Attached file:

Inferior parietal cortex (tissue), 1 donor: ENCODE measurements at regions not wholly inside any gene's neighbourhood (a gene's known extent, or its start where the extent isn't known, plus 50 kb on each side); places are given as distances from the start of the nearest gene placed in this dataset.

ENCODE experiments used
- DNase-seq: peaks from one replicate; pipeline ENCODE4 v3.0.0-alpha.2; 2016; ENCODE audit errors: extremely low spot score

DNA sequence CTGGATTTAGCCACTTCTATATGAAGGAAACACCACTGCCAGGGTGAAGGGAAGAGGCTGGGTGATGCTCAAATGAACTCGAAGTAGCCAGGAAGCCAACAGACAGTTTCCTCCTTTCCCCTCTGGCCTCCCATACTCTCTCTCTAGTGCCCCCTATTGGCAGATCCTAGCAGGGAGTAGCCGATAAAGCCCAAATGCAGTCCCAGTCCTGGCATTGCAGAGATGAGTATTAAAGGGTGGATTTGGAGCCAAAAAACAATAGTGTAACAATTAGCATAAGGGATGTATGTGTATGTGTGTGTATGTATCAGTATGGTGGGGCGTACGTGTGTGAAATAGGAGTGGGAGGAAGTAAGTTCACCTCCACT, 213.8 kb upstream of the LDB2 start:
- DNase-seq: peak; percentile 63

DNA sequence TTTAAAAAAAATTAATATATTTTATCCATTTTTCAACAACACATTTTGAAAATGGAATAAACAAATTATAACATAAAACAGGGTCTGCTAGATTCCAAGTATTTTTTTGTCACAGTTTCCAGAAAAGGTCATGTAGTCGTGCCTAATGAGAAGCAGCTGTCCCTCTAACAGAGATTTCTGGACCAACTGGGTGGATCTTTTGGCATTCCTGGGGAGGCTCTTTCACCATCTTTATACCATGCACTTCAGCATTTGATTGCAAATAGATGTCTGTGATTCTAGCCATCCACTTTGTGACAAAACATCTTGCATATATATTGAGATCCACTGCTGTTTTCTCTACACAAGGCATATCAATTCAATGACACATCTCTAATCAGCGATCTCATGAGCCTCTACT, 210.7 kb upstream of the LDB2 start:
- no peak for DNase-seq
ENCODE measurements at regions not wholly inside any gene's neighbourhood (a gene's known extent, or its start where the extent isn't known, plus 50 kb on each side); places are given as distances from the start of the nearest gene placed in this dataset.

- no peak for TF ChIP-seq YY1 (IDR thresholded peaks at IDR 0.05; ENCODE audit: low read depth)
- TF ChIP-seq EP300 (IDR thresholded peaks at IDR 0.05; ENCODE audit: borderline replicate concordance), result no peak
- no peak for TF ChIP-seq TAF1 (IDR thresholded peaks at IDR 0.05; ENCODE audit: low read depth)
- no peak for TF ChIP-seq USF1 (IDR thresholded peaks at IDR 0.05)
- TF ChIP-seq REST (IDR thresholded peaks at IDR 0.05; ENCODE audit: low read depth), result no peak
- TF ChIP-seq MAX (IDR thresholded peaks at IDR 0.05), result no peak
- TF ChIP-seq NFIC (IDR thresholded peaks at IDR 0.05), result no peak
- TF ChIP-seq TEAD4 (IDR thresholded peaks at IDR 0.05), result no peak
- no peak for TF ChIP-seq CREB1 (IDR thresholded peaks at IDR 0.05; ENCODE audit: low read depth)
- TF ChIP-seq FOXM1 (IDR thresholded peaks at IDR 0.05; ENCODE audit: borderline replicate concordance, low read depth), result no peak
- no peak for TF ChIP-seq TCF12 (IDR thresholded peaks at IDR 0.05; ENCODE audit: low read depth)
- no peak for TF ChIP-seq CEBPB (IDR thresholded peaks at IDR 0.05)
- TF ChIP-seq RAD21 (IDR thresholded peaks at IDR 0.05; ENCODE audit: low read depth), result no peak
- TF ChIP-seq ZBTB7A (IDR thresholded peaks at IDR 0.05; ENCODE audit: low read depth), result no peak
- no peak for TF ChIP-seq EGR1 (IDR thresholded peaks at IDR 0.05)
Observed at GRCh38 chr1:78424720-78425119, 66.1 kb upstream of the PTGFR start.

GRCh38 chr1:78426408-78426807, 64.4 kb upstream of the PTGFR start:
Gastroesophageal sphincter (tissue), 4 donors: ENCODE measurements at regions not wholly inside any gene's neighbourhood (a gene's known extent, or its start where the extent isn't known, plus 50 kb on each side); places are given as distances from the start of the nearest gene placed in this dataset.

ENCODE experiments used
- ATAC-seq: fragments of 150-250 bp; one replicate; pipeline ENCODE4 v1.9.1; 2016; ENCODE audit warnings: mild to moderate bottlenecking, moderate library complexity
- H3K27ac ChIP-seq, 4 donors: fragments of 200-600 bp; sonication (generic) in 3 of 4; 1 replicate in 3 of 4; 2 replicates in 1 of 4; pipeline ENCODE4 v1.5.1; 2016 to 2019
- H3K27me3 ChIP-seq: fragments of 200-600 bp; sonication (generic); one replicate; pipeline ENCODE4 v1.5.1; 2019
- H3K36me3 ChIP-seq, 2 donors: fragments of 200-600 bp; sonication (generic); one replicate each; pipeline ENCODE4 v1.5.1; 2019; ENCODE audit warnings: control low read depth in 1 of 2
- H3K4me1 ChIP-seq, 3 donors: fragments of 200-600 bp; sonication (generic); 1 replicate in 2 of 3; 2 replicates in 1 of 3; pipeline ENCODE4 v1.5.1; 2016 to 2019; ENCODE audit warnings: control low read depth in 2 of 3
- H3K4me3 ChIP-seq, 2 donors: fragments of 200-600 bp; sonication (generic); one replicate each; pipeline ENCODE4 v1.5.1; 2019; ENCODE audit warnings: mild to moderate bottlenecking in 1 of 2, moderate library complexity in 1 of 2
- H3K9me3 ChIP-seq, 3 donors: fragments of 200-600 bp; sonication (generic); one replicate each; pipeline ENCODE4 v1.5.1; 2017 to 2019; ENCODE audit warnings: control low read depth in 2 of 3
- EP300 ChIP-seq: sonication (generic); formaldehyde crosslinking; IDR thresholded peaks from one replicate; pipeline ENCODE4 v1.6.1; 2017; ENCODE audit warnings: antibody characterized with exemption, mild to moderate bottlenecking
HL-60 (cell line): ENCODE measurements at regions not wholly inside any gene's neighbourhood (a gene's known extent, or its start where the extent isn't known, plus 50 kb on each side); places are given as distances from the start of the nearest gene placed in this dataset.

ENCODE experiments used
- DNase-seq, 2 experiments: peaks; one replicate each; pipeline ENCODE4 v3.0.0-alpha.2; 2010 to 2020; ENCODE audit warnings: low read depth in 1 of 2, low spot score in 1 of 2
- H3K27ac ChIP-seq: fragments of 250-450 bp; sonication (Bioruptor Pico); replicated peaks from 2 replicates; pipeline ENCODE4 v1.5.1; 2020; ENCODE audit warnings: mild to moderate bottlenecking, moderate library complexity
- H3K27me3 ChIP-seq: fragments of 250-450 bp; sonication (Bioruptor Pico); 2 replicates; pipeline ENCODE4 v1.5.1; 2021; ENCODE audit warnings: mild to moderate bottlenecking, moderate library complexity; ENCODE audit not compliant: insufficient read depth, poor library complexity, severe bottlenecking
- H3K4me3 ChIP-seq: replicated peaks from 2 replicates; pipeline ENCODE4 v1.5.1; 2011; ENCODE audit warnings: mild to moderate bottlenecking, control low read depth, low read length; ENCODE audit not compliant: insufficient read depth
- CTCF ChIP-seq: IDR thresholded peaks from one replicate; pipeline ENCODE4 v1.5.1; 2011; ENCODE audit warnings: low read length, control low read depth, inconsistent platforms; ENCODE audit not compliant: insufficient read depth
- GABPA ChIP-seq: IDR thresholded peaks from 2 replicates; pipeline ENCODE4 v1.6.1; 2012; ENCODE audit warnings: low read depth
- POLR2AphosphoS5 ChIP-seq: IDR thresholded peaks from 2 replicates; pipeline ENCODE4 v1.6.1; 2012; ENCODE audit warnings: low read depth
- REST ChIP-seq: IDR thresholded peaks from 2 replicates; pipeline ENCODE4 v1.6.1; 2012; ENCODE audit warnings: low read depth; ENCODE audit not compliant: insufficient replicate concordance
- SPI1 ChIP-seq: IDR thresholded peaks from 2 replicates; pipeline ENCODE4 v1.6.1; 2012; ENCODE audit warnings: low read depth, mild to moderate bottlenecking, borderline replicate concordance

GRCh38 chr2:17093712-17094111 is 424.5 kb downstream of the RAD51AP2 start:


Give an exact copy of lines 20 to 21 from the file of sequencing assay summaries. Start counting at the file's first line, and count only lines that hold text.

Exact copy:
- no peak for TF ChIP-seq CEBPB (IDR thresholded peaks at IDR 0.05)
- TF ChIP-seq RAD21 (IDR thresholded peaks at IDR 0.05; ENCODE audit: low read depth), result no peak